In a recent conversation about the downtown of STC, we all agreed that many of the spaces along St. Paul offer interesting and engaging art works (frequently for sale). As I was enjoying June-Etta Chenard’s latest exhibition in the city (located at Mahtay Cafe and Lounge, which you hopefully visited this past December), I realized it was a year ago that she exhibited in the Dennis Tourbin space at the Niagara Artist Centre (So Invisible was the name of that selection of works).
That previous show was my first encounter with her works (I’m sure I saw some online, as we intersect with similar social circles), and their detail, discipline and the nature of the materials she uses and the intensity of her practice is still evident in the works from this past December.
Many of the works in Interior Landscapes at Mahtay have a specific narrative that sometimes is intrinsic to fully appreciating them, and other times they can simply be enjoyed viscerally and aesthetically. This is a good overview of June-Etta’s practice: there are works that are intensely vibrant, like Homage to the Sun Dancer or Voix des femmes / Voices of Women, with rich reds and deep blacks and then (in Homage) a soft snowy white that invites your touch. This is similar to how Where Am I? Where Are You? doesn’t seem to be on paper but on some form of cloth, the folds and divots in the surface leading down to a yellowing “stain.” Chenard nd often uses papers such as Wenzhou Chinese Rice Paper, or Japanese Gampi Tissue paper in her practice. Yet other works defy this physicality, seeming almost ethereal and ephemeral in the lighter, translucent colours and hues, with a layering of shapes and forms that seem almost dreamlike. Offer New Propositions or Prayer Kite Arising are among these more “delicate” pieces.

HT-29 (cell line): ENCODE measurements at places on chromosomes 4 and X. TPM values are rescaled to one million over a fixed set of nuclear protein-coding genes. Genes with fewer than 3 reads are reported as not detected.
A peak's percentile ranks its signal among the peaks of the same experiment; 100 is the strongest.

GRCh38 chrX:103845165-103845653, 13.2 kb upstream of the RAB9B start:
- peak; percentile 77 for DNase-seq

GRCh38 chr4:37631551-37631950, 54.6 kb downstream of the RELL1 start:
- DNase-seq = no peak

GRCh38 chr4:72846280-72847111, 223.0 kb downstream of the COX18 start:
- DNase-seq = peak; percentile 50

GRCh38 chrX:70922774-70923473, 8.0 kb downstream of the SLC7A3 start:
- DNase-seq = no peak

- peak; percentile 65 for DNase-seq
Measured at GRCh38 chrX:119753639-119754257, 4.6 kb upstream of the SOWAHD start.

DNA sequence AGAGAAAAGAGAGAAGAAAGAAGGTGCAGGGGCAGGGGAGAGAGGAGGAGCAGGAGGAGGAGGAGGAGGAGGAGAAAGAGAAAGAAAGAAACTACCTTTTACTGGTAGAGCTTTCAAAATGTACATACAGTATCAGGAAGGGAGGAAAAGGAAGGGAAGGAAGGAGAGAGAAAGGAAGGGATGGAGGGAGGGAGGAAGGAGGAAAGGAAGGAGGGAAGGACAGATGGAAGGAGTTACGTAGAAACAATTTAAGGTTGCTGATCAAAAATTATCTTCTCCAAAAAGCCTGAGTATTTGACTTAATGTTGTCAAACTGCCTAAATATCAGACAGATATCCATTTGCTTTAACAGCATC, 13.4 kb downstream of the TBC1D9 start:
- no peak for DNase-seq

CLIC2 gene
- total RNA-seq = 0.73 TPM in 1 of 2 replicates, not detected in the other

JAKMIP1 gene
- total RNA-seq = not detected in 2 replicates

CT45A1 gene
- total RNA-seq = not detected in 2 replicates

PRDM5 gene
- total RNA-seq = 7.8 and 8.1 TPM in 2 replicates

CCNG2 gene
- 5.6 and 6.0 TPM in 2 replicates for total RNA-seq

Chenard has exhibited nationally (New Brunswick and British Columbia, so nearly fully from East to West) and internationally (including Virginia and Pennsylvania). Her experience is diverse, and activism plays a strong role in a number of her works, such as Schools I Didn’t Learn In School, which lists the names of Canada’s many – far more than many know, or want to know about – residential schools. In the aforementioned Where Am I? Where Are You? Chenard lists the traditional Indigenous names of the places she’s lived. This mixture of personal and political is also present with In A Soldier’s Billfold, that incorporates photographs of herself, her mother and father that her father carried with him.